53,267 12/50 Saloon (from March 1963-Sept 1967)
40,433 13/60 Saloon (from Oct 1967-Jan 1971)
11,772 13/60 Convertible (from Oct 1967-April 1971)

A further 15,000 13/60s (approx) were exported in knockdown form.
Triumph Herald
Triumph Herald
Triumph Herald
Triumph Herald

Visitor Rating:


Also see:


Triumph Herald 13/60
Triumph Herald 13/60 Specifications
Lost Marques: Triumph
Triumph Car Commercials
Reader Reviews page 1 of 1
Click here to add your review
Shane York
Posted 1020 days ago
I am currently the new owner of a Red 1964 Triumph Herald Convertible and am embarking on a full restoration. Does anyone know where to source front and rear rubber bumpers? Also I am looking for a complete shop manual. This car has a 1200 Spitfire power train and has twin SU carbs. It is a LH car and is complete. Does anyone know where to get a hood for it in white as well as a carpet and interior kit including door panels. Does anyone have the correct steering wheel for the car or know where to buy one?
contact me at yorsy@cox *** .
triumphherald.com
Posted 1282 days ago
I'd like to know any details regarding the two convertibles, as I'm recording any that still exist. Genuine 948 convertibles are few and far between. Site triumphherald *** email info@triumphherald ***
Geoff Fuller
Posted 1390 days ago
We are rebuilding a Triumph Herald 948 Convertible and need 4 x new wheels for it. Cansomeone tell me where I can get/buy either brand new wheels or refurbished original wheels. You can Email me on gfullerw@bigpond *** ***
Doug
Posted 1437 days ago
I'm rebuilding a 1960 convertable that was pranged in the rear and left to rot 17 years ago. Fortunately it was covered and the basics are now rust free. I am in need of small things like bumper overriders, horn button assembly, headlight sourrounds, badges etc. If anyone can help please contact me at trewenack@amnet *** ***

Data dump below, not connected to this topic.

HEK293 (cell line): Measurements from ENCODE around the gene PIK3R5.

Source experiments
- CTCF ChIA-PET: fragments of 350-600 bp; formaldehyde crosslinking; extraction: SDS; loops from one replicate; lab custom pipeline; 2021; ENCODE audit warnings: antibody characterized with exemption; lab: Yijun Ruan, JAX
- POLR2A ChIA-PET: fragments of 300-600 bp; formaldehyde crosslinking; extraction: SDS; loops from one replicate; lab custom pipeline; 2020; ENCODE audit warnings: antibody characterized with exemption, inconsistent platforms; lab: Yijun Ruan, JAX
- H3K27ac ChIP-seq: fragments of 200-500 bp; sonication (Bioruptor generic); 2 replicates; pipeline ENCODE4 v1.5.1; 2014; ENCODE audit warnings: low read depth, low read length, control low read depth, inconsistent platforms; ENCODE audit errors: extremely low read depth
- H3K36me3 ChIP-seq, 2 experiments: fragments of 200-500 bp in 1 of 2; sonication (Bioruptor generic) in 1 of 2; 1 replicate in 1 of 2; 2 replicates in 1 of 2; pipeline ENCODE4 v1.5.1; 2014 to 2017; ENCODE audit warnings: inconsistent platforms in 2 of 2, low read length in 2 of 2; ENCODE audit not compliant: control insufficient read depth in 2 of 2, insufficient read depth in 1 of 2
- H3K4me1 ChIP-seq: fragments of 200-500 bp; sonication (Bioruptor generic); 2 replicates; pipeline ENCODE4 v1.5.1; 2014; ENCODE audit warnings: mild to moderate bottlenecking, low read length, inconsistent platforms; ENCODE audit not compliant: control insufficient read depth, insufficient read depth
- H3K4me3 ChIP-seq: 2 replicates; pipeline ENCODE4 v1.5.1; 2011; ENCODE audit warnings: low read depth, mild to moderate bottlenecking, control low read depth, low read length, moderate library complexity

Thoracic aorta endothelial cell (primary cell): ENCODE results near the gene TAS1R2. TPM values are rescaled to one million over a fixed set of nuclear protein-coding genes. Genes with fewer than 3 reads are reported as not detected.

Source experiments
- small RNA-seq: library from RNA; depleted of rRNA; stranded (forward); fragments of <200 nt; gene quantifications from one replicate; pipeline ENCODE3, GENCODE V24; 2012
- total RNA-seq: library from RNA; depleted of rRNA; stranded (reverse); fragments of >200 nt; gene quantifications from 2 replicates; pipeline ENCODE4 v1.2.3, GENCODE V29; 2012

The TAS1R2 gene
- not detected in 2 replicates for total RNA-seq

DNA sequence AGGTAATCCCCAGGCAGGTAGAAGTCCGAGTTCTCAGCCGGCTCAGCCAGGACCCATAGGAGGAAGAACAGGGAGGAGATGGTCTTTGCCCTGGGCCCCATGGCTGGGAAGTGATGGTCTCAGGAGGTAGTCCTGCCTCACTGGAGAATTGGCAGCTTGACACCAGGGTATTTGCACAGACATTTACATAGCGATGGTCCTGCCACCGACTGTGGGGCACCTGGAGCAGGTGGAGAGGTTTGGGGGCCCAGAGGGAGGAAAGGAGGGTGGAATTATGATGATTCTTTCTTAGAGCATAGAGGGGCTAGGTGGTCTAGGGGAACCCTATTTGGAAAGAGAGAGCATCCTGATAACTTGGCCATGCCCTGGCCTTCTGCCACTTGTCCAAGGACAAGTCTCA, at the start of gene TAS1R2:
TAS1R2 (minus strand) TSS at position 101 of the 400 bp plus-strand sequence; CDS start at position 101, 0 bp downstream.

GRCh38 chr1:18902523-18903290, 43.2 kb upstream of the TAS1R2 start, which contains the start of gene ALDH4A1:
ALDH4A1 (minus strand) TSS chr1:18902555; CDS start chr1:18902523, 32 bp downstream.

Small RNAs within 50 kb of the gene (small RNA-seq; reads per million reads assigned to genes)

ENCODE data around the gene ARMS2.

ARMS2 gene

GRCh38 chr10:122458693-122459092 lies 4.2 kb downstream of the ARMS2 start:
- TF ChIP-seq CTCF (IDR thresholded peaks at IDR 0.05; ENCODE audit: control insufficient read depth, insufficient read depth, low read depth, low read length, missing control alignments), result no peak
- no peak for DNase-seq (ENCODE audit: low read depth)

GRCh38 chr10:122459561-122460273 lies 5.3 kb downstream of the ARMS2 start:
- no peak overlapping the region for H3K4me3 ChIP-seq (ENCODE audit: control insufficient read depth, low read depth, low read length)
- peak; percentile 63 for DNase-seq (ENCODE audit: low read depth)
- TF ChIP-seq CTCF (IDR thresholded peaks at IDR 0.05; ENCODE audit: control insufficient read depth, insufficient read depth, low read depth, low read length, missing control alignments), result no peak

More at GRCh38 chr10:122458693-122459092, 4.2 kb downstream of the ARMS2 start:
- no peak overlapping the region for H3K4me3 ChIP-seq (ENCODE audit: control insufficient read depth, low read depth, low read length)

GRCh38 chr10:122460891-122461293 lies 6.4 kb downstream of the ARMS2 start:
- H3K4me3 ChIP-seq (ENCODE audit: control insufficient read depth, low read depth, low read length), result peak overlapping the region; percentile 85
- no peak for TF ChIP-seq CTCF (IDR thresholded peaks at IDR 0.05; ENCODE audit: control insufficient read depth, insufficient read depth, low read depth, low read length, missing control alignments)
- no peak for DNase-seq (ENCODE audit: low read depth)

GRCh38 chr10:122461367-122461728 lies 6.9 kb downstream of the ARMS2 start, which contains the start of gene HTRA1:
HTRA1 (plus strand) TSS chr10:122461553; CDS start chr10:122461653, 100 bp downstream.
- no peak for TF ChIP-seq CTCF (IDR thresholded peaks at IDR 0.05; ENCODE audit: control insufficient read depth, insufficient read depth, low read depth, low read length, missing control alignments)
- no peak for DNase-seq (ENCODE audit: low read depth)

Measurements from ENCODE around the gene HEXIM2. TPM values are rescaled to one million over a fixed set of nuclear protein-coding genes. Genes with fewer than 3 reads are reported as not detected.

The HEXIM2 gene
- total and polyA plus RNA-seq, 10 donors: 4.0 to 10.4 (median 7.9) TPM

Carl Hood
Posted 1539 days ago
I owned 5 T-Heralds in my time. Three 948cc sedans, one 1200 and one 12/50. I absolutely loved these cars - they had character! In truth, they fell apart easily on Australian roads and rattled like no other. All part of the charm. The 12/50 was easly the best (in terms of build quality and performance) but all are remembered with great affection.
Currently planning to import a Vitesse Mk1 2-litre from the UK ... Really can't let these cars go.
Mike Kelly
Posted 2352 days ago
My first car was a Herald coupe in 1974 , my sister owned one, and my brother too. Three Herald coupes in one house hold ! They were very cheap then, about 50 dollars each , nobody wanted them . Father worked at AMI and spare parts were no problem... he painted them for us , mine green , the two others red. Mine had a Standard 10 motor in it with the normal cam, it was gutless ..my brother tuned his properly and it got up to 85 mph on the then new Burwood Hwy upgrade, near VFL park. They blew up diffs now and then, but were generally reliable . The motors in them were tired and burnt oil in great copius quatities . The dash panel was a strange sandwich of fibre material and metal . All 3 were retired by 1976 and left to rot , parked together in the back paddock... years of sitting had the floors collapsed from rust ...we sold them to a young fella in the mid 80's .
Bob Lawrence
Posted 2421 days ago
Hi, it's coupe. I owned one in 1960 and actually got 86 mph out of it (down hill). The partition between the back "seat" and the boot was only cardboard. You could take it out and sleep in the back. It also had a reserve fuel tank with about a gallon if you turned the tap. The tiny SU's were always going out of tune. I got quite good at balancing them.